The purpose of the program has become broader over the years. In 1972, Arlington established the RPP program to prevent commuters from parking in neighborhoods. However, limiting some residents from getting RPP restrictions put on the streets where they live, and keeping them from obtaining permits to park on streets with RPP restrictions, goes back at least as far as the early 1990s.In 2002 and 2003, the County Board created new RPP zones in a residential area without a commuter parking problem, and defined vehicles belonging to residents of some apartment buildings as “from areas beyond the neighborhood.”
The proposed program manages both resident and non-resident parking by eliminating the out-of-area test for petitions, continues restrictions for both evening and weekend hours and continues to restrict residents of site plan and use permit buildings from receiving RPP permits.
- Does the proposed program impact existing zones?
Yes and no. Restrictions would remain on the streets where they are in place today and for the hours during which they are in place today. However, the metered two-hour parking and the maximum number of permits that each household would be able to get would apply to all RPP zones.
Additionally, where two different RPP zones border one another, the proposed program would replace the signage one block in either direction of the zone so that residents with permits and passes from either of the two zones could park on those streets. This change would provide more flexibility for residents who live at the edge of a zone. It would also simplify the current practice of giving some households at the edge of a zone permits for both zones.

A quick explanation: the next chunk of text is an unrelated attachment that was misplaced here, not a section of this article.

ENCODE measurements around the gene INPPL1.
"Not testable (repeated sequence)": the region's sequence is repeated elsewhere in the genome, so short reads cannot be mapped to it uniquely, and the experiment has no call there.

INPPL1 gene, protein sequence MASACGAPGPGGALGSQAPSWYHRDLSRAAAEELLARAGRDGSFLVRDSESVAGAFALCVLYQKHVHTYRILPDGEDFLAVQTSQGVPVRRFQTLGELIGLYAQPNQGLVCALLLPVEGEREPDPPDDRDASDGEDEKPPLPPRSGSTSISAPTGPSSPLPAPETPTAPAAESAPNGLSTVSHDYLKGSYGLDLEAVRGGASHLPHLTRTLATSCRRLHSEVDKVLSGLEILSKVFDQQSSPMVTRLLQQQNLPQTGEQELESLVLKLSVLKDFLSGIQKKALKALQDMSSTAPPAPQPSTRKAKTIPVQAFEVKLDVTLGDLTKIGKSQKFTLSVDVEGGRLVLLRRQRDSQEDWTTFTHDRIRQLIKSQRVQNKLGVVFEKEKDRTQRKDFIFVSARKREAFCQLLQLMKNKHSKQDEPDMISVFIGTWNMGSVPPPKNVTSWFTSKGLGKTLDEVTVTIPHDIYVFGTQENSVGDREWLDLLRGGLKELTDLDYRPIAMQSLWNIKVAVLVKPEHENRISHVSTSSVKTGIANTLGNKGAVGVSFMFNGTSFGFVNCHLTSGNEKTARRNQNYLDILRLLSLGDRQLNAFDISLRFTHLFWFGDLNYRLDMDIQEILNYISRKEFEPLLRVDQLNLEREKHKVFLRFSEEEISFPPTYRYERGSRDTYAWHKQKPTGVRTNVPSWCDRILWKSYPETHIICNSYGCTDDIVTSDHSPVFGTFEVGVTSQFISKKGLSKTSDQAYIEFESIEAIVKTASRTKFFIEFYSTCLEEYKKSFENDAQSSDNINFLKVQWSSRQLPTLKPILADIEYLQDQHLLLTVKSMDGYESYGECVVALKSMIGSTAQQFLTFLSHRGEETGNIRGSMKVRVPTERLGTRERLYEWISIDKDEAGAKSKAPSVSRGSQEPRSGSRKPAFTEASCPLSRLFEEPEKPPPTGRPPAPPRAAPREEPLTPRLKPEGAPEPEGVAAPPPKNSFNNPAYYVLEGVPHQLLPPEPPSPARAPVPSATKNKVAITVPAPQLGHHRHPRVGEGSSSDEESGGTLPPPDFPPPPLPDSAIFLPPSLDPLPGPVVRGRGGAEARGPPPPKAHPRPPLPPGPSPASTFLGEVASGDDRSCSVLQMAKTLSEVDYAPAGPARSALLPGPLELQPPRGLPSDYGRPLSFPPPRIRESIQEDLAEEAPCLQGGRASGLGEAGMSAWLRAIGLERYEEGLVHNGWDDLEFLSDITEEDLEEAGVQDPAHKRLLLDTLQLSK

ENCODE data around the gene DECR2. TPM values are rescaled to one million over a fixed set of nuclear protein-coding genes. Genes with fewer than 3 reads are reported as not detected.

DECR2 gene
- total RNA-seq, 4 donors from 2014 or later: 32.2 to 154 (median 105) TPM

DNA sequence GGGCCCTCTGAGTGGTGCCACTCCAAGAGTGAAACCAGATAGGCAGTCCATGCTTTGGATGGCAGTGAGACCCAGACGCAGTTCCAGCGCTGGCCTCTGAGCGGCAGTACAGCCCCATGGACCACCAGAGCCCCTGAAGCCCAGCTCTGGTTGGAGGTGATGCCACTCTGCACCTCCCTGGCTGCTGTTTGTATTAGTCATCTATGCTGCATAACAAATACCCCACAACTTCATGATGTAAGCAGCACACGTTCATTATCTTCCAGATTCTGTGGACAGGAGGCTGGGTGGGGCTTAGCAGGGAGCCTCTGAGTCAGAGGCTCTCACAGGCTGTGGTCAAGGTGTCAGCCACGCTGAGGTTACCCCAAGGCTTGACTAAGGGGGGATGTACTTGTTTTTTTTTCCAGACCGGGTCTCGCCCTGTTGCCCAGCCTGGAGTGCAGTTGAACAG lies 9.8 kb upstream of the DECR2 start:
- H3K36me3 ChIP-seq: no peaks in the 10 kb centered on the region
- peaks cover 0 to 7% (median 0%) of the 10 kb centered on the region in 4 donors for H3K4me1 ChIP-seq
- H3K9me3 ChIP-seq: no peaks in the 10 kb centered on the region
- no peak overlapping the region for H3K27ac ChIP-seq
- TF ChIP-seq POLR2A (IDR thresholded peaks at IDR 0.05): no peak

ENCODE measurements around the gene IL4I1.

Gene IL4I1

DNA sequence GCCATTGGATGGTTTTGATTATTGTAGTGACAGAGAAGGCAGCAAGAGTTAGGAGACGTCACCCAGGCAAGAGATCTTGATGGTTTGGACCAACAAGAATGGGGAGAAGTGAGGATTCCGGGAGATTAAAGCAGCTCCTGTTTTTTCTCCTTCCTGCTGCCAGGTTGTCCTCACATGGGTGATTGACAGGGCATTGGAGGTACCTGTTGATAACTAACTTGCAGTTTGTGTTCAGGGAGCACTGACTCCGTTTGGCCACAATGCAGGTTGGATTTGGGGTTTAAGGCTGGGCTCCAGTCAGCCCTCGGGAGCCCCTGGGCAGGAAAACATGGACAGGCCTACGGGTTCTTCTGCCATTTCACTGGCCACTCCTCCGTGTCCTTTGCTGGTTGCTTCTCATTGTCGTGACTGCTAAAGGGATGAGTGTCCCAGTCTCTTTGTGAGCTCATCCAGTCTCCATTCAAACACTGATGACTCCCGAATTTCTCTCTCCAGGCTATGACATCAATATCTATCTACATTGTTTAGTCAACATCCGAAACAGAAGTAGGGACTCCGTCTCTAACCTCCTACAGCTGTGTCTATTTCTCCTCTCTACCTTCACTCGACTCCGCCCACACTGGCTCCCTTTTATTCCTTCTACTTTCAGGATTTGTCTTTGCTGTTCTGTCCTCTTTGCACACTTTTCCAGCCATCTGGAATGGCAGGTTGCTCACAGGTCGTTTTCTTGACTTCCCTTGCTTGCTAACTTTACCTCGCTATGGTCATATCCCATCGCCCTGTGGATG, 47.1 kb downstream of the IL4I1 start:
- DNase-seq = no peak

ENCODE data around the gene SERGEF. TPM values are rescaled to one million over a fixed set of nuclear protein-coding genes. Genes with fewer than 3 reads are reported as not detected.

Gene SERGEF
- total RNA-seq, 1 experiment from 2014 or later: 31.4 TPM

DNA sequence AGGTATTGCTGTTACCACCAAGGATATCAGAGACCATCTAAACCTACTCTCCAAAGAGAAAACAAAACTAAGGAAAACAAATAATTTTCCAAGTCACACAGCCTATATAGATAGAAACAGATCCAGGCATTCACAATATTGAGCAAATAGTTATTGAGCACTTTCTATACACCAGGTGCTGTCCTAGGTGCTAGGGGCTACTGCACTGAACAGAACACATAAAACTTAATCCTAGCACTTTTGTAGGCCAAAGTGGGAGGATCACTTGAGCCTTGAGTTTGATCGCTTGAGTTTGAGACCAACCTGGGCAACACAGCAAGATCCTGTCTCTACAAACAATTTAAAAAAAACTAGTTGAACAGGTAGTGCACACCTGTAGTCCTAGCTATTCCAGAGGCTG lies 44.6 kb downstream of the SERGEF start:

- When would changes to the RPP program take effect?
If adopted by the County Board in January, the proposed changes would take effect for the program year that begins on July 1, 2021. New fees and limits on the number of annual permits that a household can obtain would begin with the annual renewal period in spring 2021.
Two changes would require replacing RPP regulatory signage: 1) allowing two-hour paid parking and 2) creating “transition” streets where permits from two zones are valid. The County would attempt to have all RPP regulatory signs changed before July 1, 2021, but the volume of work may require more time to complete. Existing signs would be enforced until they are replaced.
The schedule for offering permits to school staff would need to be determined.
In order to allow staff to focus on an orderly transition to the new program, staff would begin accepting petitions for new restrictions or changes to existing restrictions starting after the annual renewal period ends in July or August of 2021.
- Would this new policy still restrict commuter parking?
Mostly. Almost all commuters would be restricted from parking on streets during the hours of restriction because they would not be able to get permits or passes.
Some elementary, middle, and high school employees would be allowed to obtain permits so that they can park in RPP zones, as would employees of congregate living facilities located in RPP zones. As before, construction workers working on properties within the RPP zone, but who drive vehicles without the name of a company, would continue to be eligible to receive short-term permits.